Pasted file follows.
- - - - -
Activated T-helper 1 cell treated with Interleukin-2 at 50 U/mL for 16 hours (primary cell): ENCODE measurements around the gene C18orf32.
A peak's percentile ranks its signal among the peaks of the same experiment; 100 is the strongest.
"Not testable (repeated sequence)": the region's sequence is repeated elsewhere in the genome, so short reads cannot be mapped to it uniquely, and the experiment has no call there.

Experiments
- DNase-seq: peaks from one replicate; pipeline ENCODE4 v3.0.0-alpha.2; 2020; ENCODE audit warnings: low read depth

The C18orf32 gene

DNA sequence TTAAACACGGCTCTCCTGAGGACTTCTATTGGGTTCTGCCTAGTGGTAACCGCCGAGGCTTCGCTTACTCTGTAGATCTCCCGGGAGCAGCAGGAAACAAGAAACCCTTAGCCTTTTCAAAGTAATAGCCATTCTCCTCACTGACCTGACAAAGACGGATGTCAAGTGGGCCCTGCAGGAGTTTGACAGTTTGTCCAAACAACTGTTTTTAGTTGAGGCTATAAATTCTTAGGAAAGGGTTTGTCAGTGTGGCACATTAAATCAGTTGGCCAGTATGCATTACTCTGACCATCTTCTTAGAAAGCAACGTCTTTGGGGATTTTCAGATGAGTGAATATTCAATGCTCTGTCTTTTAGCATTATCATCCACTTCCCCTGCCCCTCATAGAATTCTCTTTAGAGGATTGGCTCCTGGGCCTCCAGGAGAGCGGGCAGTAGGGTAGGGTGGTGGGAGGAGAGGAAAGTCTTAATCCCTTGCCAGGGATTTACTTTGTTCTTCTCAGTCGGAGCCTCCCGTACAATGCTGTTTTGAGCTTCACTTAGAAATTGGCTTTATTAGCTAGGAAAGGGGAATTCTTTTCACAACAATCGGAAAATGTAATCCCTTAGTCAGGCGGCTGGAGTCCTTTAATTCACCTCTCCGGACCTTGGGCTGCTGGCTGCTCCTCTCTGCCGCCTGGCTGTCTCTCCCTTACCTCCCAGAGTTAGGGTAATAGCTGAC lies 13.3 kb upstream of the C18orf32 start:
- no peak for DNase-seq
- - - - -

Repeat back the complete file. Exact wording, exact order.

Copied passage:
Activated T-helper 1 cell treated with Interleukin-2 at 50 U/mL for 16 hours (primary cell): ENCODE measurements around the gene C18orf32.
A peak's percentile ranks its signal among the peaks of the same experiment; 100 is the strongest.
"Not testable (repeated sequence)": the region's sequence is repeated elsewhere in the genome, so short reads cannot be mapped to it uniquely, and the experiment has no call there.

Experiments
- DNase-seq: peaks from one replicate; pipeline ENCODE4 v3.0.0-alpha.2; 2020; ENCODE audit warnings: low read depth

The C18orf32 gene

DNA sequence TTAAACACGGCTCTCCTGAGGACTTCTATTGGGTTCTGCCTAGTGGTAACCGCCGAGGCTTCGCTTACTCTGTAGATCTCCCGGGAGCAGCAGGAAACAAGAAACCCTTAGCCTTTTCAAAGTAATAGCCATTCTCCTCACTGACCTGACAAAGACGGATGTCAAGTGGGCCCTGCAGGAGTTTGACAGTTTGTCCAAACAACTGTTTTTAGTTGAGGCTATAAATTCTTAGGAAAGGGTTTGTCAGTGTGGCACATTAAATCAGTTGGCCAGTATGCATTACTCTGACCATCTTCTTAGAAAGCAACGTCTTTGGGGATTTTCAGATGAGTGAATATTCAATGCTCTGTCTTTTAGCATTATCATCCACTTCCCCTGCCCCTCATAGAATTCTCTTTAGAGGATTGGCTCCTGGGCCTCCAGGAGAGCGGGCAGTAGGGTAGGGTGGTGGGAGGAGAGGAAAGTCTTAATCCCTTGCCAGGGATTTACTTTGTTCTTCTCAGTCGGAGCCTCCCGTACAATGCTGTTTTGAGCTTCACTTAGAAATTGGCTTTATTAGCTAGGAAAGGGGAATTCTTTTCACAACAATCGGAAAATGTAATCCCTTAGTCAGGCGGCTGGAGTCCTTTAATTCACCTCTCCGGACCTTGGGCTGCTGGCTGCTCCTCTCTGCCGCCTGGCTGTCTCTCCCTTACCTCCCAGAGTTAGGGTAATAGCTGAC lies 13.3 kb upstream of the C18orf32 start:
- no peak for DNase-seq